An ASU professor and his team are using machine learning to make faster data speeds a reality
An ASU professor and his team are attempting to increase the capability of millimeter wave communication systems by using machine learning.
Millimeter wave communication systems becoming more efficient is a promising advancement in the wireless communication industry, but some challenges remain in realizing its full potential of transmitting more data, like high-quality video over a shorter period of time.
Millimeter waves are electromagnetic waves that work at a very high frequency and are optimal for allowing emerging 5G networks to transmit large data packets with minimal interruptions.
Verizon invested in millimeter waves, saying that the technology would allow large amounts of information to move along the spectrum immediately, once research has enhanced its ability to travel long distances.
Millimeter waves would allow carriers to transmit data speeds much faster than is currently possible with 4G, including downloading high capacity items such as movies in seconds.
“The problem with (millimeter waves) is that its signals travel shorter distances, covering a park in New York but not a broad swath of the city, for example. It also has trouble penetrating obstacles like walls,” according to the New York Times.
Ira A. Fulton School of Engineering assistant professor Ahmed Alkhateeb and his team of Ph.D., master’s and undergraduate students have developed a framework to help solve these challenges.
Millimeter waves have short wavelengths and rely heavily on line of sight connection, meaning obstructions like vehicles, buildings or people can block the signal, making connections less reliable.
Alkhateeb and his team have developed ViWi-BT, a vision-wireless beam tracking framework used to enhance the reliability of millimeter wave communications and help realize its full potential.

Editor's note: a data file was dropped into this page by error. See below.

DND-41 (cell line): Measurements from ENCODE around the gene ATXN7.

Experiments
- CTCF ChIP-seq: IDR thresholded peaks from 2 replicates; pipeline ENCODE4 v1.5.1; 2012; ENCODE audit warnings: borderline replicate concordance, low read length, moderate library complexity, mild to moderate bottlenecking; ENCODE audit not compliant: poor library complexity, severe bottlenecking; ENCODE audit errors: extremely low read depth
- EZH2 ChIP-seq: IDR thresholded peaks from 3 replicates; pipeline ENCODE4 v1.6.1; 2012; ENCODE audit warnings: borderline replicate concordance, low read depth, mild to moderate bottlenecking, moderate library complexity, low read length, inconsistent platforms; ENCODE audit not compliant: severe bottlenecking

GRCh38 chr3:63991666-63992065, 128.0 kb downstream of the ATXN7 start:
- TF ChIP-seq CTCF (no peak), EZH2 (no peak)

The team has used simulations modeled after real world scenarios, like a downtown setting, and collected wireless and visual data samples to potentially enable the use of machine learning to predict future efficient beam directions, according to a report published by the researchers.
By joining wireless and visual data, which Alkhateeb’s group calls vision-aided wireless communications, predicting future beams using previous beam sequences and video frames will become more practical in real world scenarios.
The team is optimistic for the future of wireless technology as long as research continues to be done to advance it.
“I believe that combining visual information with wireless information will be revolutionary in the field of communication,” Jayden Booth, a master’s electrical engineering student working on the project, said.
In order to facilitate further research, Alkhateeb is setting up an online machine learning competition with a chance of being invited to the International Conference on Communications to compete in a live demonstration.
Teams are able to register to participate in an initial competition where they will design machine learning algorithms that use video frames and previous beams to predict the directions of future beams for millimeter wave base stations, which are typically positioned on lampposts.
Each submission will be given a score and those with the highest scores will be invited to a live demonstration at the ICC Machine Learning for Communications Workshop, according to the competition’s website.
Exploring machine learning is essential to progress outside of just millimeter wave communications, as it is a mainstay in other technologies like artificial intelligence and autonomous vehicles.
“Machine learning is a core component to many AI systems, and technologies like autonomous vehicles breathe AI,” Muhammad Alrabeiah, a Ph.D. student working on the project, said.
The recent emergence of different modes of technology across all spectrums has given Alrabeiah belief that advancements within the scopes of machine learning and AI can influence many aspects of modern life.
“I believe machine learning, and artificial intelligence in general, is the key to overcome not only the beam selection issue, but also other challenges,” said Alrabeiah.
Research being done by the team, as well as the competition recently launched, can create real change, both with wireless communication and other technologically related topics, Andrew Hredzak, an undergraduate student working on the project, said.
“With the competition that we just released, combining wireless communication and the millimeter wave vision, we think it is going to be very powerful,” Hredzak said.
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